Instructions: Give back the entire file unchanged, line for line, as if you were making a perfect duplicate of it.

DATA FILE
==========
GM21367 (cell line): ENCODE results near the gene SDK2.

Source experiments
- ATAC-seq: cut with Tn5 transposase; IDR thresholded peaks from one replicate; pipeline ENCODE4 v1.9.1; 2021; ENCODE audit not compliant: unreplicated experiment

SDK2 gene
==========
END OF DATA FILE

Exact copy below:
GM21367 (cell line): ENCODE results near the gene SDK2.

Source experiments
- ATAC-seq: cut with Tn5 transposase; IDR thresholded peaks from one replicate; pipeline ENCODE4 v1.9.1; 2021; ENCODE audit not compliant: unreplicated experiment

SDK2 gene